Villagers evaluate animal welfare

Brooke West Africa and their partner UGPM have developed a traffic light system to help villagers evaluate the welfare of their equines.

Horse being evaluated in Mekhe, Senegal

The process involves villagers getting together and assessing each other's animals through a checklist of animal welfare issues, which includes hoof quality, response when a person approaches the animal, and body lesions. This originated from Brooke’s Standardised Equine Based Welfare Assessment Tool (PDF 261KB). To simplify the evaluation, villagers score the animals red for bad, orange for acceptable and green for good.

Brooke and UGPM (Union des Groupements Paysans de Meckhé) have seen many benefits from the Traffic Light Auto-Evaluation System.

Under a large tree in the centre of Goli village, Senegal, residents congregate. Forming a circle, one by one they bring their animal into the middle for the whole village to evaluate the animal's welfare.

Goli village has been using this process for some time now, and that was evident in the results. All villagers scored green in husbandry and handling, showing the capacity for this evaluation system to unlock empathy in equine owners.

The score card

The main problems found during this session were ectoparasites, hoof care and resources for shelters. With support from Brooke and UGPM, the villagers can learn from these results and each other. 

It is a useful tool with lots of learning. In the dry season a lot of men go to the city to work leaving the women so we need to know how to look after the animals.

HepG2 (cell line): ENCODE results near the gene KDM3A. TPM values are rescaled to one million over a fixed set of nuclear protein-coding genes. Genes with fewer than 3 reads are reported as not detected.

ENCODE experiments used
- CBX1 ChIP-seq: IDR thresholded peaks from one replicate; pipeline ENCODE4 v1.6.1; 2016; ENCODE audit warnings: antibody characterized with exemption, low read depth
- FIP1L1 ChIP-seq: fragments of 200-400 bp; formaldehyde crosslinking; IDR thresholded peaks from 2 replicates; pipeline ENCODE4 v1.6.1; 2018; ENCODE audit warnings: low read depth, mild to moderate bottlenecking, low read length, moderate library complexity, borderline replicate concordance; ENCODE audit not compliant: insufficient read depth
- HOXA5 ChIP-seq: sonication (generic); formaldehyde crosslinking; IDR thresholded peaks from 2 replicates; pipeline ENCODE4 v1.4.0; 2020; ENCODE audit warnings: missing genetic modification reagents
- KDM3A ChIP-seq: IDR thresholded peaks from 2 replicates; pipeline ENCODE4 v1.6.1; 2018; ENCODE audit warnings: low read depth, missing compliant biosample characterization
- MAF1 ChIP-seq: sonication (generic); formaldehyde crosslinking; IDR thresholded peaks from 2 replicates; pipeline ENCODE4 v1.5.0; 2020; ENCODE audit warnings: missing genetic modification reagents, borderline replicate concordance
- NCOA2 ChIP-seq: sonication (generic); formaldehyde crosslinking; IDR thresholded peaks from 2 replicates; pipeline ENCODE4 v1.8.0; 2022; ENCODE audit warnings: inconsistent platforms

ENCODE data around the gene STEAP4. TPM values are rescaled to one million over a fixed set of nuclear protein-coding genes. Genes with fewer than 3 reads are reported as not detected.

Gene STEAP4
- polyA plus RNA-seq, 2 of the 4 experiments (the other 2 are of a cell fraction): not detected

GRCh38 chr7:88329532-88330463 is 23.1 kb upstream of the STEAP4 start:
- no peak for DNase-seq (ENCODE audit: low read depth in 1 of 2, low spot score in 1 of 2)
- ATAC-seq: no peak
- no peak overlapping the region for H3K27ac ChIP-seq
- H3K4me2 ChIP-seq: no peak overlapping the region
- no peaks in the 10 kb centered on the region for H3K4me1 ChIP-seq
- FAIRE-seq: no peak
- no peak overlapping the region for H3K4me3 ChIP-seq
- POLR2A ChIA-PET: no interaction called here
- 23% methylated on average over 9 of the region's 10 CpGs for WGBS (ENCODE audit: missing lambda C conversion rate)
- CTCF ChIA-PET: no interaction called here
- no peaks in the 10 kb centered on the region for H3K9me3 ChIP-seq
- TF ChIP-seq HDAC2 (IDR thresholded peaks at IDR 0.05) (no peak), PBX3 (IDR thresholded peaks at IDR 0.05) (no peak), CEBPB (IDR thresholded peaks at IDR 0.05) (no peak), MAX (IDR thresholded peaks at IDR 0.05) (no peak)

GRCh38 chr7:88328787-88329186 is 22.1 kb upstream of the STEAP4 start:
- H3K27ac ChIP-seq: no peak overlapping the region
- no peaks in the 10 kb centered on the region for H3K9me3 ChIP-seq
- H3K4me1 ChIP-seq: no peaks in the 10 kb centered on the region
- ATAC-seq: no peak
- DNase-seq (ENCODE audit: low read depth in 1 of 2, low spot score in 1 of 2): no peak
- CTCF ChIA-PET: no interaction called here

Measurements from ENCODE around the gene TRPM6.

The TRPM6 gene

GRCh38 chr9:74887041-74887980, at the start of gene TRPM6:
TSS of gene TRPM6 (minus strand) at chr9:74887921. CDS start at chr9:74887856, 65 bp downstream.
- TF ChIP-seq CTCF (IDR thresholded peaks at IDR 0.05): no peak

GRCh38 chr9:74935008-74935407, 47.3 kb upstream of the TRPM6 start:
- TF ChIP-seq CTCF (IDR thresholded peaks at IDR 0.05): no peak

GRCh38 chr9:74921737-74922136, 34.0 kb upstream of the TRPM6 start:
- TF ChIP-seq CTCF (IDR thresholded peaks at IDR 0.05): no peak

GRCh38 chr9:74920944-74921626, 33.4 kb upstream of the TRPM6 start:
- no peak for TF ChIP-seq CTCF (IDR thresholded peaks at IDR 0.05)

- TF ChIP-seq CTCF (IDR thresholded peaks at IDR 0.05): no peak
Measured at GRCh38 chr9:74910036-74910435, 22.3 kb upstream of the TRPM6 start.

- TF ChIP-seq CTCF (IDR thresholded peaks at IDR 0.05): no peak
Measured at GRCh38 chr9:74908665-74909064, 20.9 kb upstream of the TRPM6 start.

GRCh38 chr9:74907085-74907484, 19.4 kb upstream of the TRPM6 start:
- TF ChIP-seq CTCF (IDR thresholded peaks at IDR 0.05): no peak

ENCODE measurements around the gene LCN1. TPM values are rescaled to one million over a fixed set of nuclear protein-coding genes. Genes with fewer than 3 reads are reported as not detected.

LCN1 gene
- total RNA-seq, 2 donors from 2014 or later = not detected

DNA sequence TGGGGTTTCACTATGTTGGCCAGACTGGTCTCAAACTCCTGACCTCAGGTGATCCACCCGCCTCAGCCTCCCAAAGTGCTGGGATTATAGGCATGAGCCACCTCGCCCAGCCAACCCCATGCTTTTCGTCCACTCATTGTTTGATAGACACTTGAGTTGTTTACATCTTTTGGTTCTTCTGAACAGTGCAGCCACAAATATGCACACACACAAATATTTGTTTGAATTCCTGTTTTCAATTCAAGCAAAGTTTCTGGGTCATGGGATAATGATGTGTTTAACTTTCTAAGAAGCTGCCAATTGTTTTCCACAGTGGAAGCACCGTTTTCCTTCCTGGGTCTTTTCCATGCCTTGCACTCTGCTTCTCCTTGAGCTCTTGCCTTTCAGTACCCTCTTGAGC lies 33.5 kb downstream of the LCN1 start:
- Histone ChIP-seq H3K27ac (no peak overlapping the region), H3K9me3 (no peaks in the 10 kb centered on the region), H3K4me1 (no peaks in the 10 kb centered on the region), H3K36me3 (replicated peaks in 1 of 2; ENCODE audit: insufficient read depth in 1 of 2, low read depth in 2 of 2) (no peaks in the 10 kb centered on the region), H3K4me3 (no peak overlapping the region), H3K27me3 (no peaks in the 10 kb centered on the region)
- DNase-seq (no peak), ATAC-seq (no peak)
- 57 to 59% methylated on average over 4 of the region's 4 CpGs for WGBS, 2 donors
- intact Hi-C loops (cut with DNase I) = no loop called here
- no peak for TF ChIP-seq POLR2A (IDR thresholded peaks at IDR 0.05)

Goli villager

Another benefit of this process is that the evaluation is conducted by peers within the community and everyone supports each other, encouraging best welfare practices. There was a fantastic moment in Goli when a villager got all green for her donkey and everyone clapped and cheered.

If an owner doesn’t receive all green, they feel motivated to work on getting it next time. Nogaye Samb, an equine owner in the village, admits tethering caused a wound and after her last assessment, she loosened the rope and the wound has healed: “We want to be better next time if we don't get all green.”

The Traffic Light Auto-Evaluation System is an effective community engagement tool. As well as encouraging best practice, it creates a platform from which owners can learn from each other and it motivates them to improve. It is a great example of how community engagement initiatives can drastically improve the welfare of working equines.

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To reach more horses, donkeys and mules, and provide better support for owners to create lasting change.